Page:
TikTok is more than just dancing. It’s about politics too.

Political TikTok has grown in recent months.

Isabelle Morse

Political TikTok has grown in recent months.

Allen Yao, Prospect Staff Writer

TikTok, the app associated with teenagers dancing, Charli D’Amelio, or the home of the Sway House, has brewed its own political community. Over the course of the past six months, America suffered through the Covid-19 pandemic, witnessed the murder of George Floyd, and became the battleground between the two major political parties.

Teenagers, watching these events unfold through their phones, became quick to share their opinions on the trending app. Those who share similar political beliefs have created virtual “hype houses” where they create content expressing their views on day-to-day electoral politics.

TikTok houses the Conservative Hypehouse (1.5m followers), Republican Hypehouse (843k followers), and the Democratic Hypehouse (139k followers).

Creators in these hypehouses create content where they explain their views on political events in the country, ranging from whether Jacob Blake’s shooting was justified to whether Trump actually called veterans “losers” and “suckers” in 2018. These coalitions may play a critical role in the upcoming presidential election.

TikTok only allows 60 second max-videos, which appeals more to viewers than sifting through a lengthy article. However, short videos on TikTok can omit critical information or context relating to a story.

Akin to mainstream media, biases and incorrect stories are prevalent throughout the app.

Information passed through these clips will be channeled through social media, and slowly reach the public. After a TikTok user views a political video, they might be inclined to share the video with family members or friends. Then, a ripple effect occurs where the same video is shared repeatedly.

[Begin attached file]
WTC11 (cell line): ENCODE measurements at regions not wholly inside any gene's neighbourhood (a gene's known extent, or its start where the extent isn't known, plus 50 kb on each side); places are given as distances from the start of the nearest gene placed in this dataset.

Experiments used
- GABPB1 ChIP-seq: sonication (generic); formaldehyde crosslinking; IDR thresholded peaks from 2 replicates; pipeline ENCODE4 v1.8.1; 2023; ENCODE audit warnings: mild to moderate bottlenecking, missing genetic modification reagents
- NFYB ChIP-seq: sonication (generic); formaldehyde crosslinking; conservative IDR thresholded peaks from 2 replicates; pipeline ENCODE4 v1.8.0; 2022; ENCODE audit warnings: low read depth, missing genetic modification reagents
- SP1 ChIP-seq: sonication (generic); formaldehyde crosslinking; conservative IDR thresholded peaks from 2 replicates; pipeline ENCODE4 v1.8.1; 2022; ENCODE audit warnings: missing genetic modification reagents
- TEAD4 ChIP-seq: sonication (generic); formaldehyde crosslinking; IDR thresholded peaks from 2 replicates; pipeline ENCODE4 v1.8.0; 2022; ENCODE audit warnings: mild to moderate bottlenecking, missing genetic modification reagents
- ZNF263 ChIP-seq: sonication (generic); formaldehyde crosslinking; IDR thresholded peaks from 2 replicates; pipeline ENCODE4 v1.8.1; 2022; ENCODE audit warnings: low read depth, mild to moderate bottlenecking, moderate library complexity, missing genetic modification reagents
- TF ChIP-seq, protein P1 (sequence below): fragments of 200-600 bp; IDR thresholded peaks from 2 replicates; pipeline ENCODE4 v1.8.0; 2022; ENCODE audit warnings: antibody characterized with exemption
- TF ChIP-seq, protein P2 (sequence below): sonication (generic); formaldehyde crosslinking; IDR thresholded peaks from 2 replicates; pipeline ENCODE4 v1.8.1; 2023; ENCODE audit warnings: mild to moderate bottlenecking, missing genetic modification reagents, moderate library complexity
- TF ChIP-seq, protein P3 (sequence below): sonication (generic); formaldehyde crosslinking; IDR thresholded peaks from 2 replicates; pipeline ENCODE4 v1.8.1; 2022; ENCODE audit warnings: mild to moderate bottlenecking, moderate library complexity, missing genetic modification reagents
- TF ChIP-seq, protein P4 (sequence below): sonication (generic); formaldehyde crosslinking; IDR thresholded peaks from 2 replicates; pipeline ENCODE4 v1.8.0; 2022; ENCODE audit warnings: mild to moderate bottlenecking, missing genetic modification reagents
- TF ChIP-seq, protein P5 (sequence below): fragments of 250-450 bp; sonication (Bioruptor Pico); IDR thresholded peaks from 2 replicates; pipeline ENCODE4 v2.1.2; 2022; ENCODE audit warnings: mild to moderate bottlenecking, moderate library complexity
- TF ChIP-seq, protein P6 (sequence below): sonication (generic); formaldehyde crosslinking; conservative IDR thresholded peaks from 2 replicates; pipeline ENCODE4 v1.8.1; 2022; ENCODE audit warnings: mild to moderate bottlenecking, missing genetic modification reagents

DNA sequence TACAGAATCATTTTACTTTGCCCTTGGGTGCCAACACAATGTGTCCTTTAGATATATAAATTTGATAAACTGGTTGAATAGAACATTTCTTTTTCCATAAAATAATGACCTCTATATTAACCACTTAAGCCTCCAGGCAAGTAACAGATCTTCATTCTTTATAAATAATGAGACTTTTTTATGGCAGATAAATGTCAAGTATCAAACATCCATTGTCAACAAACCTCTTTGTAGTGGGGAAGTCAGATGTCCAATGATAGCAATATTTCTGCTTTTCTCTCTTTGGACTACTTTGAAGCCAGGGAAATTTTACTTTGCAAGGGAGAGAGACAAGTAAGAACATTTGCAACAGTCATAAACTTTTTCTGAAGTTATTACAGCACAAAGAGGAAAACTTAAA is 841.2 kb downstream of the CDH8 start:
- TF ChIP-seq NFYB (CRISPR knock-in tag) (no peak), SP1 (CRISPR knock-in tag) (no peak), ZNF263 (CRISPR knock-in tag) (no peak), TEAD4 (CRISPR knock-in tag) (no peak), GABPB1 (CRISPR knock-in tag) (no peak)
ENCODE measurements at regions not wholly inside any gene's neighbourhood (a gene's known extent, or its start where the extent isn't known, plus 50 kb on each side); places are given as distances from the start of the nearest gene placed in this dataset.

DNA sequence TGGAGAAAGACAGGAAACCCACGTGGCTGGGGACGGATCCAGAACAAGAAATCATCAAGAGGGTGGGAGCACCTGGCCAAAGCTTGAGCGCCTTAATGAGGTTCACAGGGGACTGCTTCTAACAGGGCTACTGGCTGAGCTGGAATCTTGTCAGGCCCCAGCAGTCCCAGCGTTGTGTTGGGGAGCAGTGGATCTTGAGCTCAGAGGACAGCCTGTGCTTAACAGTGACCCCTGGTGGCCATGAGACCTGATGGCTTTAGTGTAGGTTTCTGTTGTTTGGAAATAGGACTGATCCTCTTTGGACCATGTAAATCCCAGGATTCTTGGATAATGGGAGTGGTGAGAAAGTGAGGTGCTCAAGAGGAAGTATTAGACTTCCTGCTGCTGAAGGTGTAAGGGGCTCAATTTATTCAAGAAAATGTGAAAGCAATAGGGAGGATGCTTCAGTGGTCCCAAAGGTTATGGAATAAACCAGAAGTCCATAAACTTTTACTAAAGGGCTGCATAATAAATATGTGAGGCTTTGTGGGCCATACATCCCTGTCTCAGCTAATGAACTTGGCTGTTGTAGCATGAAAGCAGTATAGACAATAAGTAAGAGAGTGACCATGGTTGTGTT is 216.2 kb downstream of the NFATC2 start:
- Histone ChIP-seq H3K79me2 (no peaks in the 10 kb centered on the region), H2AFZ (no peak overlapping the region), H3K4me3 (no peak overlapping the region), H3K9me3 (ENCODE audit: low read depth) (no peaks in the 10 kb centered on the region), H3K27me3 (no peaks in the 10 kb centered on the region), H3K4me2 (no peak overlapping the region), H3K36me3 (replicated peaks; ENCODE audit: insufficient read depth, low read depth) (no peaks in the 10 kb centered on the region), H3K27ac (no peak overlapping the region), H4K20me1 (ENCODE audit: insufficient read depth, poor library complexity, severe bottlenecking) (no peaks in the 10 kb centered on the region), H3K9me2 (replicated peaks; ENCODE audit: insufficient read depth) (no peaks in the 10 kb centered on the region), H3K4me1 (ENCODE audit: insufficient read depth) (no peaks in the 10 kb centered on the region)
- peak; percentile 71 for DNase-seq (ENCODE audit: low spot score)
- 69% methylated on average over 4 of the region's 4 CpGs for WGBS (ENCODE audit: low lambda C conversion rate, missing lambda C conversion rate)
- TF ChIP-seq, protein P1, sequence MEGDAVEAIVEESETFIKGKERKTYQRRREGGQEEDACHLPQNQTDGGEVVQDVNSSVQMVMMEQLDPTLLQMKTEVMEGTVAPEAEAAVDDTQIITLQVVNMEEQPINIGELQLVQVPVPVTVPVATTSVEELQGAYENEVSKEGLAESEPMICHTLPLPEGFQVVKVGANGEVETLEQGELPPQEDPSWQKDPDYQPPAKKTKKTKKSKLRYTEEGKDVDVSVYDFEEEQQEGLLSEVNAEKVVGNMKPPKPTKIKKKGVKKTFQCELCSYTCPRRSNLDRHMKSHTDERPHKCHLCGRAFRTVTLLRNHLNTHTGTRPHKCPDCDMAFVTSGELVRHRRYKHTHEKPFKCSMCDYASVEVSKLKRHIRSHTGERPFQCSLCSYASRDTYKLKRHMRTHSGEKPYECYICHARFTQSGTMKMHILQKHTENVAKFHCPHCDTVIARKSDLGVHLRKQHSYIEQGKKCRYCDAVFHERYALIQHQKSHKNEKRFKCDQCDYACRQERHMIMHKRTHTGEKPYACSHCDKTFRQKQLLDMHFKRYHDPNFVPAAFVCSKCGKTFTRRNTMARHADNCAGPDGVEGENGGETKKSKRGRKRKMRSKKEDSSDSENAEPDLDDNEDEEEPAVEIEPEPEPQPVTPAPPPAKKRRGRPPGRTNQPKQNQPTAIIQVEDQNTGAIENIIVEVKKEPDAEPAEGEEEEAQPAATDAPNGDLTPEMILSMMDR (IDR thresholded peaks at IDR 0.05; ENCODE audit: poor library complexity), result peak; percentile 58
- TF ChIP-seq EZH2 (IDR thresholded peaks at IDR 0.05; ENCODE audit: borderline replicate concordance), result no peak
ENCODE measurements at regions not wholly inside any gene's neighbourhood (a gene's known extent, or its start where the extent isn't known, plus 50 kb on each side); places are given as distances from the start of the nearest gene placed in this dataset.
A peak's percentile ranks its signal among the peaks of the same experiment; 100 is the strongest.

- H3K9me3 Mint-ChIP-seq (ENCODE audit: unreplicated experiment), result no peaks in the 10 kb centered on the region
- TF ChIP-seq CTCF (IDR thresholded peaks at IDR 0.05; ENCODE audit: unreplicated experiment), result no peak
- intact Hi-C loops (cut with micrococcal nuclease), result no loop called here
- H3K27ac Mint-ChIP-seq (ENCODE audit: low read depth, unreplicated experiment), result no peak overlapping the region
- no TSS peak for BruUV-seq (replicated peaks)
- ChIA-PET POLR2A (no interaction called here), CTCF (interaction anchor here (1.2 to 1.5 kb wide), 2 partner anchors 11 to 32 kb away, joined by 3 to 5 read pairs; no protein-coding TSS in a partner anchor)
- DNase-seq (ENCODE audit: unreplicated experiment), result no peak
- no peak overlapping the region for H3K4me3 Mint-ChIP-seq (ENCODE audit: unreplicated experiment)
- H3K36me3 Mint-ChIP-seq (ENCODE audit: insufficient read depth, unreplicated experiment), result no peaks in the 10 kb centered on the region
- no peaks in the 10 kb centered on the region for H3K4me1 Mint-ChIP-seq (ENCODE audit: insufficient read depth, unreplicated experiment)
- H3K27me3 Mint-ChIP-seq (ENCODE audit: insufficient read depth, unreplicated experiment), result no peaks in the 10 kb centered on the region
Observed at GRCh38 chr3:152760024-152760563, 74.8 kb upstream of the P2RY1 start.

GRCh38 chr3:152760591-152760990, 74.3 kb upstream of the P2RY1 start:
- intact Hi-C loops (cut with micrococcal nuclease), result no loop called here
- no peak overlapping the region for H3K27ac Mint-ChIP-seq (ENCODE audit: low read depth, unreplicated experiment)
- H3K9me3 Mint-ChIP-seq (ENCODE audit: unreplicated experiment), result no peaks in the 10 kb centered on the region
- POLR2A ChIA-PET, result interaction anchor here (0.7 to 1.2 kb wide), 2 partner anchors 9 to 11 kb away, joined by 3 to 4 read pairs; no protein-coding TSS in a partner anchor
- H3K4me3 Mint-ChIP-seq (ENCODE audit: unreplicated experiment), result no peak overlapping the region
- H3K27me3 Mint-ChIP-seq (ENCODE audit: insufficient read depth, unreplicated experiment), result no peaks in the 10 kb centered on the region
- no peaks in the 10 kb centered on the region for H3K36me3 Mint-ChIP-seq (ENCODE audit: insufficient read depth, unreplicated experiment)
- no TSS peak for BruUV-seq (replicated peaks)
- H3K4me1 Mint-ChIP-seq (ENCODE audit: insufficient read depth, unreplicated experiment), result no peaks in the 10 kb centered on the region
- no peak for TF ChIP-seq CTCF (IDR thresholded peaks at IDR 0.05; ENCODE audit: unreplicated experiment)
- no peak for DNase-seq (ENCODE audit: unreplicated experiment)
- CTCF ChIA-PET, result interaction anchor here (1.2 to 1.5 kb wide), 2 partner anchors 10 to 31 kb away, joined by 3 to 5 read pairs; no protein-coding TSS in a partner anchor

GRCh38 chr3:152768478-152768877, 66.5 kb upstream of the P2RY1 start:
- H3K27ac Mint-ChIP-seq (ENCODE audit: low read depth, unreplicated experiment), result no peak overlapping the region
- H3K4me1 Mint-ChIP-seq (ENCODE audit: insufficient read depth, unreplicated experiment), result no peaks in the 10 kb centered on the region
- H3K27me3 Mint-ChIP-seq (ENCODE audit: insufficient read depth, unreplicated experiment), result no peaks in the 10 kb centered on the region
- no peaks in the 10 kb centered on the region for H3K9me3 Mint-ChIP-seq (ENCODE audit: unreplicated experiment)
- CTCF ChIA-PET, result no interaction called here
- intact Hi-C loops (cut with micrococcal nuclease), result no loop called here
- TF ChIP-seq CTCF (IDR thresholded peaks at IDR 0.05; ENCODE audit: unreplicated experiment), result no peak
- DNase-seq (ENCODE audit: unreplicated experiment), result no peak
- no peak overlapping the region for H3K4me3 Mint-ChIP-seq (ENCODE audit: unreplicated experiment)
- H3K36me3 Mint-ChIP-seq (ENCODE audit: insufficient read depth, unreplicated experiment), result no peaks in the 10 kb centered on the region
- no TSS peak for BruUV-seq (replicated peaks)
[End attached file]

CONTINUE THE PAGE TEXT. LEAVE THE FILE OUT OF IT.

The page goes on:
A reason that the political TikTok community grew over the summer can be accredited to quarantine and the associated free time. The competitive nature of debating and debunking people’s arguments may have also been a factor in the rise of political TikTok.

Ben Krauss, a 17-year-old political TikToker (@buckethatpolitics), says political TikTok has become “popular because people like to herd up with people that have similar ideas and like to debunk or refute people on the other side.”

A less-mainstream, intellectual community has also hopped on this wave. Contrary to the mainstream electoral politics of neoliberalism and conservatism, groups such as the Marxians (16.8k+ followers), Neoaustrians (16.7k+ follower), Leftists (27.2k+ followers), and the Socialist Hypehouse (60.2k+ followers) have also formed.

Marxians are Marxists who read intensive Marxian theory, hoping to show Karl Marx in a better light. Similarly Leftists are a group of anti-capitalists seeking change through revolution, believing that the system is systemically corrupt. Neoaustrians, on the other hand, believe in the Austrian school of economics – advocating for a complete separation of government and economy.

Intellectuals of these less-mainstream groups have read theory since they were 11-13 years old or have just begun their reading journey upon entering the political community. Political/economic theories are books like Plato’s Republic, Marx’s Das Kapital, or the Communist Manifesto.

“I see political TikTok as a way to get to the political youth. I think the youth are really politically ignorant. This day and age, by Gen-z specifically, there is this narrative being pushed that politics isn’t as important as it seems. So, I think political TikTok gives the youth a platform to stay —notified, get knowledgeable because it really is an important part of their life,” says Krauss.

Political TikTok has shaped, and will continue to shape electoral politics. Whether political TikTok will open doors to political ideologies or allow teens to engage in politics, this growing community is more important than it seems.